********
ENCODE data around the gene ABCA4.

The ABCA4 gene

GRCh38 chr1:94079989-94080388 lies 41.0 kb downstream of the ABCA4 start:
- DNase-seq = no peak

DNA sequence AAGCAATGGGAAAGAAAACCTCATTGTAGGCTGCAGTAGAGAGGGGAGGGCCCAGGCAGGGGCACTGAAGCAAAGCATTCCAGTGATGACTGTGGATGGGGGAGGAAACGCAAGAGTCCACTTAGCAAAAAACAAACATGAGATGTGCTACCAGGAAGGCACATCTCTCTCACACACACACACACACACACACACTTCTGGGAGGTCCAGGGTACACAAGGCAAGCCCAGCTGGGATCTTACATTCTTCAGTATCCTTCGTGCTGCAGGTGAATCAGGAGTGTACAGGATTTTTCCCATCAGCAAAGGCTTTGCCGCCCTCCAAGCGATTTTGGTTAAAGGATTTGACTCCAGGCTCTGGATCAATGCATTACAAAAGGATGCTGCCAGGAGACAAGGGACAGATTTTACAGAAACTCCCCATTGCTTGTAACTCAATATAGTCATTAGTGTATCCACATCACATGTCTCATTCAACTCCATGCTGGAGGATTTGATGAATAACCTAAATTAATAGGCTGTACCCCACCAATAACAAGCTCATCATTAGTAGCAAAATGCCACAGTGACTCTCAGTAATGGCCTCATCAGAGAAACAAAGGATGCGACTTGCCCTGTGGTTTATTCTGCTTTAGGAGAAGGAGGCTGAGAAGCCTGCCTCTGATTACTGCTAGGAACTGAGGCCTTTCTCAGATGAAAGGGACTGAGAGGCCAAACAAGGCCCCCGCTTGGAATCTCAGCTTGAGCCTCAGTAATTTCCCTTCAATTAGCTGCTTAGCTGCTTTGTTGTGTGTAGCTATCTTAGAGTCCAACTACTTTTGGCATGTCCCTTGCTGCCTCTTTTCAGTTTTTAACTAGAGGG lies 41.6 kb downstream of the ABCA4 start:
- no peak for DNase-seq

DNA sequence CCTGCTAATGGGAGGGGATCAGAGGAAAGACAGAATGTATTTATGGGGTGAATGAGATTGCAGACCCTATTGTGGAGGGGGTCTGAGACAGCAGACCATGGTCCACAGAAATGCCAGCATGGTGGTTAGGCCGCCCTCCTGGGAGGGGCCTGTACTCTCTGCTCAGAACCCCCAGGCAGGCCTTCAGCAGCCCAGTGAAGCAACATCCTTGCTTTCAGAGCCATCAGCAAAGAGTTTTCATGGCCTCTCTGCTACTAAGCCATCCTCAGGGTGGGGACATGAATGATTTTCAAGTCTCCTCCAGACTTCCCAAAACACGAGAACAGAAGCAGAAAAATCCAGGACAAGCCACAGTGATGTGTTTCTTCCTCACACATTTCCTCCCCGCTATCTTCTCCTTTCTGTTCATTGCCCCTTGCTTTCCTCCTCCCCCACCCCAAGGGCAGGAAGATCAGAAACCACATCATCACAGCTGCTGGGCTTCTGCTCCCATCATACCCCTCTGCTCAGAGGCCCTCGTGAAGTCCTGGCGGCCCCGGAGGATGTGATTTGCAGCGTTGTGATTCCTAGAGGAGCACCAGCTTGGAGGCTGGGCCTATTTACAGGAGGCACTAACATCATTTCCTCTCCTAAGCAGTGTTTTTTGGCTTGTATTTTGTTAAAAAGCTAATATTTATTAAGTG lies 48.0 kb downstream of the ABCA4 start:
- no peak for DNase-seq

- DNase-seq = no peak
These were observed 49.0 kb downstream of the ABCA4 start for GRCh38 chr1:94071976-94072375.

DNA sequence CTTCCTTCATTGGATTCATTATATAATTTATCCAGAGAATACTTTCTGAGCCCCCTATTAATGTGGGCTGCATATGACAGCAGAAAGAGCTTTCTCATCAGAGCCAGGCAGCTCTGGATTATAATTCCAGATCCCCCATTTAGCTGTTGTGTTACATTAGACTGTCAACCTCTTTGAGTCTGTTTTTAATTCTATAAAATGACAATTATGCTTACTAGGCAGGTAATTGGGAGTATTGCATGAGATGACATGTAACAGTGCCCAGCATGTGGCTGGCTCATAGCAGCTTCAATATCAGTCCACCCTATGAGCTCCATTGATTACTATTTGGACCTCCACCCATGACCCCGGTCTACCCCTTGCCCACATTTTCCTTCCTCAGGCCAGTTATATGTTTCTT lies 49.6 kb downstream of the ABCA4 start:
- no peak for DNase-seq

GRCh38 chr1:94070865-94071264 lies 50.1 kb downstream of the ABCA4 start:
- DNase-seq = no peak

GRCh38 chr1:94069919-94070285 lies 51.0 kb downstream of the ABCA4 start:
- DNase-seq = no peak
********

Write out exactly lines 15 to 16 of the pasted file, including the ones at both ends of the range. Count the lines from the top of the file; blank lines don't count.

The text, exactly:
GRCh38 chr1:94069919-94070285 lies 51.0 kb downstream of the ABCA4 start:
- DNase-seq = no peak